Thursday, 27 February 2014

How to Be a More Assertive Writer

It’s an old conundrum: writers tend to be introverted, but selling your writing involves communicating with people and fighting for your work. You’ve got to be assertive if you’re going to make a living from writing, but how can you override your instinct to run every time you have to step forward and say “I have the skills/article/idea you need”?
I’ve struggled with being assertive in general, but I have improved over the past seven years. One of my goals for 2014 is to be more assertive when it comes to my writing: submit more, enter more competitions and generally get my work out where people can read it. So, I wondered, how can I apply what I’ve learnt from self-help guides to my writing? The result follows…

Life is not a rehearsal, but you can rehearse.

Rehearsing is used in many assertiveness techniques. Common ones advise you to practice saying no, for example, or to run through what you need to say. Writers often find it difficult to discuss their writing. Writing is a solitary activity and while many of us take writing courses at some point, most of what we learn about writing is gleaned from reading. When we start talking in writing workshops or discussing publishing opportunities, it feels awkward and sometimes downright weird.

The solution is to talk about your writing. Discuss your current projects with friends, talk about your career plans with your family, seek out other writers and chat to them about the writing life. I assumed that people wouldn’t be interested when I started doing this, but I found that they actually wanted me to talk about my writing. It makes sense: I take an interest in my friends’ work and interests. Talking about your writing doesn’t involve delivering a lecture on your progress every time you see someone — the goal is to make talking about your work feel natural, not to turn into a bore — but to treat writing as you treat anything else important to you. Just mention your latest project every now and then. Ask people their opinions on something related to your writing. Get used to referring to your writing without feeling embarrassed. It should be neither secret nor shameful, so stop acting as if writing is your personal equivalent to a doll fetish.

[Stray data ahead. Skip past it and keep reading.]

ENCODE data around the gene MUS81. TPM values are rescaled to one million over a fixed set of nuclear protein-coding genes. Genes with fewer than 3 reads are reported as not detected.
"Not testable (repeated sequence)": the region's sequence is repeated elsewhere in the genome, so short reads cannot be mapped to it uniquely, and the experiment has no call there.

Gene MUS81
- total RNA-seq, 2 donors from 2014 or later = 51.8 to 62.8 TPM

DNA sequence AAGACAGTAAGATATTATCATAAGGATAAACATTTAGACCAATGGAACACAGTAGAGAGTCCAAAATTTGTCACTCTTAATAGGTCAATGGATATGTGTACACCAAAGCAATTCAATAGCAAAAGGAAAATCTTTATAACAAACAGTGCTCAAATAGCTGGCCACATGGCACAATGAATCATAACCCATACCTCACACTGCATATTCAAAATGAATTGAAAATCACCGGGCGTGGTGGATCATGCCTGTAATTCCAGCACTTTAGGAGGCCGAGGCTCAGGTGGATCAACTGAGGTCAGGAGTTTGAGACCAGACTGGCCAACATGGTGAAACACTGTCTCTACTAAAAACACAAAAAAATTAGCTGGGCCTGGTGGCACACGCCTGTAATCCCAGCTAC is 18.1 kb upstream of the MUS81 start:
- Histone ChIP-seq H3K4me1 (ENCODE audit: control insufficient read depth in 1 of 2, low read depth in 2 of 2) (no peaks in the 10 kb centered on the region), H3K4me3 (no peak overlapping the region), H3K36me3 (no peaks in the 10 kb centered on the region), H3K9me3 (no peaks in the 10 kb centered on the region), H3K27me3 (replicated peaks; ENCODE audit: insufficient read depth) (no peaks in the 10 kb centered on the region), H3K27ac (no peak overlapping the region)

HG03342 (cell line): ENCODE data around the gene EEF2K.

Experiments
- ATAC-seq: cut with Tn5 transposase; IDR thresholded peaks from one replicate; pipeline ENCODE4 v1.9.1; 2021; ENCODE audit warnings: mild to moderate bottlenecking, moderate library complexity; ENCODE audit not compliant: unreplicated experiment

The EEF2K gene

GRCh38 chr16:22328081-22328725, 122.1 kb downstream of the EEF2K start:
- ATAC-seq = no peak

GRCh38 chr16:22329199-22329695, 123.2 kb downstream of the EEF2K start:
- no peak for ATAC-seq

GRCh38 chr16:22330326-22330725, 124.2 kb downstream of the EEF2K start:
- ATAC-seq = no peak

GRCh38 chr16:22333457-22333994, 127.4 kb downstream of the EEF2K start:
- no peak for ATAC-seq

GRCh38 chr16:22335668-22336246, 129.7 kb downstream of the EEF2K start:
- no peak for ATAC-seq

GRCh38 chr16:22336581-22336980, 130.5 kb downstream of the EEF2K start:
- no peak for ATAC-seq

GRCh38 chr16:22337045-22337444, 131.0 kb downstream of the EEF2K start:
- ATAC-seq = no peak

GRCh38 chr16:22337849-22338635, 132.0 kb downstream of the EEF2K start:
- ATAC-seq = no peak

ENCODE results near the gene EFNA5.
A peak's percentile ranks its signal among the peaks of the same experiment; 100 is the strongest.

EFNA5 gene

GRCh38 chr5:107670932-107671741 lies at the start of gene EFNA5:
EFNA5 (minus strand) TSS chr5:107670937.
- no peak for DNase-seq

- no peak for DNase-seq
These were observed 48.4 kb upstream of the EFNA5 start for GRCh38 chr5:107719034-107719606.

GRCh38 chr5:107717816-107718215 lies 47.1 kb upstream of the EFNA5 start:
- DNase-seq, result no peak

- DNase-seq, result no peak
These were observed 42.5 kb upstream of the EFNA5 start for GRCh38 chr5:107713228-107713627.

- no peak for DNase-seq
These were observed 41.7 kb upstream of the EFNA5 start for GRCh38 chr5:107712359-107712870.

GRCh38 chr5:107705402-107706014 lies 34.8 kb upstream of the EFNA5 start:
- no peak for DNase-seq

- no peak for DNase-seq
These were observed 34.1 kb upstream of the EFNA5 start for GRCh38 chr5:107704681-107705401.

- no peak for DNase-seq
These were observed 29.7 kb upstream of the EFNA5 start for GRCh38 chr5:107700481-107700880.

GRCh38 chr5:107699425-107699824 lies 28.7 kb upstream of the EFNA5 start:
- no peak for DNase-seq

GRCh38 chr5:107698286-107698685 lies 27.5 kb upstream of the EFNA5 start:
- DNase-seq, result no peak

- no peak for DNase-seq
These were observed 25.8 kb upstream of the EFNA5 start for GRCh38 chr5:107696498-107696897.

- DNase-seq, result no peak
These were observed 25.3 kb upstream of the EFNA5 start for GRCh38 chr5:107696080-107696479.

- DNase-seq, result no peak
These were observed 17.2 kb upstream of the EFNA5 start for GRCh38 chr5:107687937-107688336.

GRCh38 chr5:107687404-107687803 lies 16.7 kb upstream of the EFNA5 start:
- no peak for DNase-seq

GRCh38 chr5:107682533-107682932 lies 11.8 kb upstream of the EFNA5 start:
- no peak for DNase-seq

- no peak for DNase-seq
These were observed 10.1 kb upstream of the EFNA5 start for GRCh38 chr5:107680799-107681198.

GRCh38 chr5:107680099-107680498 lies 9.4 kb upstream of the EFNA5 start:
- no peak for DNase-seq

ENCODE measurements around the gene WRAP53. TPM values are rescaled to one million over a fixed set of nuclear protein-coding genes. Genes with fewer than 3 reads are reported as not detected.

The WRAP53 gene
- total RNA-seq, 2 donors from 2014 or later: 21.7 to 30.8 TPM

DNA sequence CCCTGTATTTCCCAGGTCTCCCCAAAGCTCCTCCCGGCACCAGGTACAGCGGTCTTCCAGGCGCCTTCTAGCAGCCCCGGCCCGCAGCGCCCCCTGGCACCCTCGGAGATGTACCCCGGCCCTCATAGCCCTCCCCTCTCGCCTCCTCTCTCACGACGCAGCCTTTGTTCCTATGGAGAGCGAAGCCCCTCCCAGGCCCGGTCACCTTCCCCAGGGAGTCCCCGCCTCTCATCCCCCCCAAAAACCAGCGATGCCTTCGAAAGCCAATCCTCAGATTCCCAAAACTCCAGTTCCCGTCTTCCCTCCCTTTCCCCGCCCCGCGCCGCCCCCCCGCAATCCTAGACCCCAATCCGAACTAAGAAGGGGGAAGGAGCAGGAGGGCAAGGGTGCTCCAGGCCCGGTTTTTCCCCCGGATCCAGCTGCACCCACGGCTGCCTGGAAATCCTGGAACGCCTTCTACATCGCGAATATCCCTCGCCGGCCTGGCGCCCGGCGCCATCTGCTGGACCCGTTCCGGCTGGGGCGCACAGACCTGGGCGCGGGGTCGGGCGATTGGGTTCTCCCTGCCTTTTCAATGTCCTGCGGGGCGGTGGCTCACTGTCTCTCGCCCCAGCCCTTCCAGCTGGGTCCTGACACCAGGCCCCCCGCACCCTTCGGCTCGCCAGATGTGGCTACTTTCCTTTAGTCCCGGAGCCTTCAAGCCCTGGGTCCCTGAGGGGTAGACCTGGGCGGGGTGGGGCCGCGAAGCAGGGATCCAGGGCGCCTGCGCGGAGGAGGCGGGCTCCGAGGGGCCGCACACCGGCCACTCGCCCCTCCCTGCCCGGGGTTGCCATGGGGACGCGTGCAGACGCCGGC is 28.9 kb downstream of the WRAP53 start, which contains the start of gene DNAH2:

The scouts are right: you should be prepared.

The trickiest part of learning to be assertive is reacting in an assertive manner to unexpected events. If your instinct has always been flight rather than fight, you tend to default to “quiet mouse” mode. To give yourself the best chance of being able to improvise and prevail whenever you’re put on the spot, it’s essential to prepare.

Writers have a huge advantage when it comes to preparation: a lot of it involves writing. The exact preparation will depend on your writing fields and specialisms, but there is always something you can do. Write query letter templates, gather and organise details of where to submit work, keep your writing CV up to date and have writing samples ready.

Keep any information you need in an accessible place — preferably both on your computer and in hard copy. You should be able to refer to it quickly in situations when you’re under pressure and liable to feel too flustered to think, such as when you’re talking to an editor on the phone. By having word counts, contact info and deadlines at your fingertips, you will come across as reliable, organised and professional. Whenever you talk about writing, people will think of you as someone who knows your stuff — because you do.

Fake it until you make it — practice being a professional writer.

Would a professional writer dismiss their writing as a hobby? No, so neither should you. You might not yet have earned a penny from your pen, but if you’re serious about getting published and establishing yourself as a writer, you need to acknowledge that your writing is worthwhile. That’s the first step.